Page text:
Radiation Treatments Disrupted After Cyberattack on Software Vendor

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The Swedish oncology and radiology system provider Elekta is recovering from a cyberattack that forced it to take its first-generation cloud-based storage system offline on April 20, 2021. While the company has confirmed it has suffered a security breach, details about the exact nature of the attack have yet to be released. It is unclear what type of malware was used in the attack, but ransomware is suspected. The cloud-based storage system was taken offline to contain the threat.

Elekta said only a subset of customers in the United States that use its software have been affected and are experiencing a service outage as a result of the cloud-based systems being taken offline. Elekta is in the process of migrating those customers to its new Microsoft Azure cloud and the company is working around the clock to complete that process. All affected customers have been notified; however, few details about the incident have been made public so as not to compromise the internal and law enforcement investigations, but Elekta reports that the threat has now been fully contained.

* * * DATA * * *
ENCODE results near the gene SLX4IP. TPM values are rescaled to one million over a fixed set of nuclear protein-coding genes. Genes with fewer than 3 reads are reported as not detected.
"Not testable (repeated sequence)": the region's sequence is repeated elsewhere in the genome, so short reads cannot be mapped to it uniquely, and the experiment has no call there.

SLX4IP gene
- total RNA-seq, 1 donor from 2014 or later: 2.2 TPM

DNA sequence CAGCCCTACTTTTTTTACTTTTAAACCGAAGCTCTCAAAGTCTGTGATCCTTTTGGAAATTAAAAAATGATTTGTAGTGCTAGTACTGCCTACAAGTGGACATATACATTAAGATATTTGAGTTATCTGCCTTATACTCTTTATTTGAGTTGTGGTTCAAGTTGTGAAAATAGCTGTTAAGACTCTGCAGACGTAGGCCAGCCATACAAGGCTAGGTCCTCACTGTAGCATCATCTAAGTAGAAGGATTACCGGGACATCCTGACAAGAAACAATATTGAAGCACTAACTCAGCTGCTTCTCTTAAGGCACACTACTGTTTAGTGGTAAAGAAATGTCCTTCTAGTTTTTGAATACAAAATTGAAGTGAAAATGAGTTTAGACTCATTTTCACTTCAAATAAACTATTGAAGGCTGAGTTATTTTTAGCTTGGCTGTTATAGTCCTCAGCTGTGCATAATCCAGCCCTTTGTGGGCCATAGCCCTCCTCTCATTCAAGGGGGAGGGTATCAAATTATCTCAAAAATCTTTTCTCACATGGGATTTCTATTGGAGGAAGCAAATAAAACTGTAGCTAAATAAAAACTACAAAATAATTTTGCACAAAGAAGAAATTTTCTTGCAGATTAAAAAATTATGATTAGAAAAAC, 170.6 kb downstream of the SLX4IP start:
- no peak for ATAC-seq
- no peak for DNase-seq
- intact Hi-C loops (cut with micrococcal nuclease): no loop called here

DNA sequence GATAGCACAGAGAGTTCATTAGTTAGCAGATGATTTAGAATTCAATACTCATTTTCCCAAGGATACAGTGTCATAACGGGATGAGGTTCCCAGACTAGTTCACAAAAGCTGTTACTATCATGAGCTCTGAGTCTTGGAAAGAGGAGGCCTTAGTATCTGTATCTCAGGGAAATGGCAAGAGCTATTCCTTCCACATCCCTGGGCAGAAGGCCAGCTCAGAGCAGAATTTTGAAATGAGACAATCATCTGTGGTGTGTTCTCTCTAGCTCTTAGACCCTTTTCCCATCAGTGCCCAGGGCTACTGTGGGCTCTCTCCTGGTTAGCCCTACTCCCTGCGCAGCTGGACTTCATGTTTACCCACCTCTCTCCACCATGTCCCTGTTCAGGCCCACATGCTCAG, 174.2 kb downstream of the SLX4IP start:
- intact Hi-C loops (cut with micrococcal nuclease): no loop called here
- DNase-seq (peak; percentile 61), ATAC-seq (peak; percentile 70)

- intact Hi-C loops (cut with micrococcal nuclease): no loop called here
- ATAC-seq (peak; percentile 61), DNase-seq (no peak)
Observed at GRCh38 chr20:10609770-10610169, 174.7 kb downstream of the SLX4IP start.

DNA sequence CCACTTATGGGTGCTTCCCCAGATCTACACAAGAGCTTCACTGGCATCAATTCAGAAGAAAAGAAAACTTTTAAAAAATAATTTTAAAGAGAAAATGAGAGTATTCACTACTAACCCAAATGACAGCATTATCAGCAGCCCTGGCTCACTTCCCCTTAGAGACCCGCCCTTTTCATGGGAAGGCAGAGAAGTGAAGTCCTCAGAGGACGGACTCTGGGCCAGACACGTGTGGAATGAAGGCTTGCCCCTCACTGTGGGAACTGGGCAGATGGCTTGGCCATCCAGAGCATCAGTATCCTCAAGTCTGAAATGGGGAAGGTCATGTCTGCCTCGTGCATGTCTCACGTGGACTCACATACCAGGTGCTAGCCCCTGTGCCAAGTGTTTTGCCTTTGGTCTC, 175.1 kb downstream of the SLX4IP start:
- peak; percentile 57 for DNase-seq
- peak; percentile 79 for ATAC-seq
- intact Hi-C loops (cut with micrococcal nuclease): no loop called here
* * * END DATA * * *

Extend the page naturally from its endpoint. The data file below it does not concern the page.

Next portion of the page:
Connecticut-based Yale New Haven Health is one of the U.S. healthcare providers to be affected by the incident. The cyberattack on Elekta forced Yale New Haven Health to take its radiation equipment offline until the issues are resolved. The software is used on linear accelerators for radiation treatments. Systems have been offline for more than a week and some cancer patients have been transferred to other healthcare providers to continue their treatments.

Other healthcare providers known to have been affected include Southcoast Health in Massachusetts and Lifespan Corp. Lifespan, which oversees the Lifespan Cancer Institute and Rhode Island Hospital, has confirmed that only one afternoon of appointments was missed at its radiation oncology sites, and they were quickly rescheduled for the next day. There have been no further postponements or delays to treatments.

Elekta issued a statement saying no evidence has been found to indicate any data were extracted or copied. Elekta said around 170 customers in the United States that use its first-generation cloud system have experienced service disruptions to one or more of their products.

Author: Steve Alder has many years of experience as a journalist, and comes from a background in market research. He is a specialist on legal and regulatory affairs, and has several years of experience writing about HIPAA. Steve holds a B.Sc. from the University of Liverpool.

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